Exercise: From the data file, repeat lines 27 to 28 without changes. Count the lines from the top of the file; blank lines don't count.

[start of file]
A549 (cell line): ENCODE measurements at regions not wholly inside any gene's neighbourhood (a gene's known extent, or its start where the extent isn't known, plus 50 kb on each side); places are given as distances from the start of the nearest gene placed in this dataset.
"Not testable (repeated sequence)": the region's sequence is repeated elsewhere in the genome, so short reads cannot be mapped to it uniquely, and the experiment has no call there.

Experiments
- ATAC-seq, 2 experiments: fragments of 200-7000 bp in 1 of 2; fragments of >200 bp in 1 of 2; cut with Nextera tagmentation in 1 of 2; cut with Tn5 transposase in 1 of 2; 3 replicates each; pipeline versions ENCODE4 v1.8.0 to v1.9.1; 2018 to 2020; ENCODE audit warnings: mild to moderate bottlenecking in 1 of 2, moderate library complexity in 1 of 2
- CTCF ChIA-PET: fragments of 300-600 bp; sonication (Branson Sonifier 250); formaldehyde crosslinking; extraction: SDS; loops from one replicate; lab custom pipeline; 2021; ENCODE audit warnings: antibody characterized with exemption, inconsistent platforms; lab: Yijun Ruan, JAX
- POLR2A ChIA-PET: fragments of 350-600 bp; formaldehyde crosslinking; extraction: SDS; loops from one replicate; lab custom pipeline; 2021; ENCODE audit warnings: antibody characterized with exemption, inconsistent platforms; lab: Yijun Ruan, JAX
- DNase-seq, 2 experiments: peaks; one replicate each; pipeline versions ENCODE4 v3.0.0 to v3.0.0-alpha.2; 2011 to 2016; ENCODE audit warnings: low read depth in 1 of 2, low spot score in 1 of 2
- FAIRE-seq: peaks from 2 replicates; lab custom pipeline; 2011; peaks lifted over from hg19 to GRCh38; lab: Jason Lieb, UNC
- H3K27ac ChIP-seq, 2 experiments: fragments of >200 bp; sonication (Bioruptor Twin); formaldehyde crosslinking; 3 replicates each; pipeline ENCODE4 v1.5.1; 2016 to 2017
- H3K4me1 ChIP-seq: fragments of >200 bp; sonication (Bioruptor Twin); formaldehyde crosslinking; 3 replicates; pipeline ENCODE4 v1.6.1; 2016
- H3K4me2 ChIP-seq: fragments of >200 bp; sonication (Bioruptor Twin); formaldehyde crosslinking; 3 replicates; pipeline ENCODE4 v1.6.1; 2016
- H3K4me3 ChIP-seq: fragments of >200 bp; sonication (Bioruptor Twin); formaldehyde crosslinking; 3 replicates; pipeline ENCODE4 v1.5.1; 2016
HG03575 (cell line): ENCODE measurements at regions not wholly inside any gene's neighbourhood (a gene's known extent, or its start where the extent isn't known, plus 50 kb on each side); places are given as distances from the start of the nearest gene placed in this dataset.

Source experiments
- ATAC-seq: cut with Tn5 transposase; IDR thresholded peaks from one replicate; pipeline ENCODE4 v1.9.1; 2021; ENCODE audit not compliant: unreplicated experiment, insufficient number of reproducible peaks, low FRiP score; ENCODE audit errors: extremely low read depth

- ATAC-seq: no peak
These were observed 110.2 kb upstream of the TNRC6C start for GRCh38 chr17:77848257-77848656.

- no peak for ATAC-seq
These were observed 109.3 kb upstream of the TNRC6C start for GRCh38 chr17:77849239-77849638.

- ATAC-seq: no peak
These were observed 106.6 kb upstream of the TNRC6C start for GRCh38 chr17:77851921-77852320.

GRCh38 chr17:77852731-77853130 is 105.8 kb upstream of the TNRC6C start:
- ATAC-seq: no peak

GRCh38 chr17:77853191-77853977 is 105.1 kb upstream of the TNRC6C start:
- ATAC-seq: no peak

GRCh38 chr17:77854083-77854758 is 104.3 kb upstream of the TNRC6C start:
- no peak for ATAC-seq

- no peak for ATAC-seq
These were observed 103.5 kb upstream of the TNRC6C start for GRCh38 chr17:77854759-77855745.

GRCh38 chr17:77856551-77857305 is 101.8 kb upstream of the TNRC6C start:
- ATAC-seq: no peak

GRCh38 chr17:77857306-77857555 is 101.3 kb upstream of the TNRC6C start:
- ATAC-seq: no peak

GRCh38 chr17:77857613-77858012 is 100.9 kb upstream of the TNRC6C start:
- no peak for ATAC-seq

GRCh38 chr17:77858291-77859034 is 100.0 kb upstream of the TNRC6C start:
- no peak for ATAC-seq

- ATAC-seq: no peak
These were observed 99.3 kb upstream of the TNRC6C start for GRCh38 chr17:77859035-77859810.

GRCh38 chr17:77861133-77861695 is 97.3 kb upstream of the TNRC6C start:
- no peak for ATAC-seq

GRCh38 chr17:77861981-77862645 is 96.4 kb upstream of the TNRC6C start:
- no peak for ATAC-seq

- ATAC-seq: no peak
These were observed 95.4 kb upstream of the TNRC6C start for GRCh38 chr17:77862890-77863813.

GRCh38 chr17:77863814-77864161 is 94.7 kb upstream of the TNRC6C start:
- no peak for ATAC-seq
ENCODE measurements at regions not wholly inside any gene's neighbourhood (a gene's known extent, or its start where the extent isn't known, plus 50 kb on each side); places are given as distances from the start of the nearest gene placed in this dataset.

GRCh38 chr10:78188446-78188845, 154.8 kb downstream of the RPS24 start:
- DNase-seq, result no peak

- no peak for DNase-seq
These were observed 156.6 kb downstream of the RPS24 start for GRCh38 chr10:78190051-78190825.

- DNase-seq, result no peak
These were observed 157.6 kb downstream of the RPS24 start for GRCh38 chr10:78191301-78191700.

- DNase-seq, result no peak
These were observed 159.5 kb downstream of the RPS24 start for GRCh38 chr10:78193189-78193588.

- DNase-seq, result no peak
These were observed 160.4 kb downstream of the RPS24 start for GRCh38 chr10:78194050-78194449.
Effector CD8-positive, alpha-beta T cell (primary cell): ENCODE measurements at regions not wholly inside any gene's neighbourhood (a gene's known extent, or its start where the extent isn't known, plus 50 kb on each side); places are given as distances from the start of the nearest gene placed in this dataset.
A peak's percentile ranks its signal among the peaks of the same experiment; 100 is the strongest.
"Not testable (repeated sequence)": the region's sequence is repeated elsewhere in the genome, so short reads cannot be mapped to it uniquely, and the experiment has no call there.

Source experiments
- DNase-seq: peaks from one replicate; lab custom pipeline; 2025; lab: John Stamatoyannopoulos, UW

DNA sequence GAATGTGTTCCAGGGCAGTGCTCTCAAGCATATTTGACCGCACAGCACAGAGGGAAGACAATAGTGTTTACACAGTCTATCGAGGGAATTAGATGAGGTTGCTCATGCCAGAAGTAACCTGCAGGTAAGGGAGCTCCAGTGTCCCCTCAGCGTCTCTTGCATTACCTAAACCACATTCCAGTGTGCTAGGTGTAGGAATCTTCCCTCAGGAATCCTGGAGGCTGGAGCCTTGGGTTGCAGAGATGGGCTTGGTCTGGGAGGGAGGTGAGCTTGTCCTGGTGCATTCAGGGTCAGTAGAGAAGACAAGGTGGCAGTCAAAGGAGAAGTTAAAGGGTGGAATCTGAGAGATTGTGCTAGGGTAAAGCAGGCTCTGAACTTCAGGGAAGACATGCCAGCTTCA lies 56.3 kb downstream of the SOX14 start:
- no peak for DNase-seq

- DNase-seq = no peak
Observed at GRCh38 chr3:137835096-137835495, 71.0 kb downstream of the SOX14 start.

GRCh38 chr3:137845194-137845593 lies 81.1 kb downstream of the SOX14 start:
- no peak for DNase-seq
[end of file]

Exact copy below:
- no peak for ATAC-seq

- no peak for ATAC-seq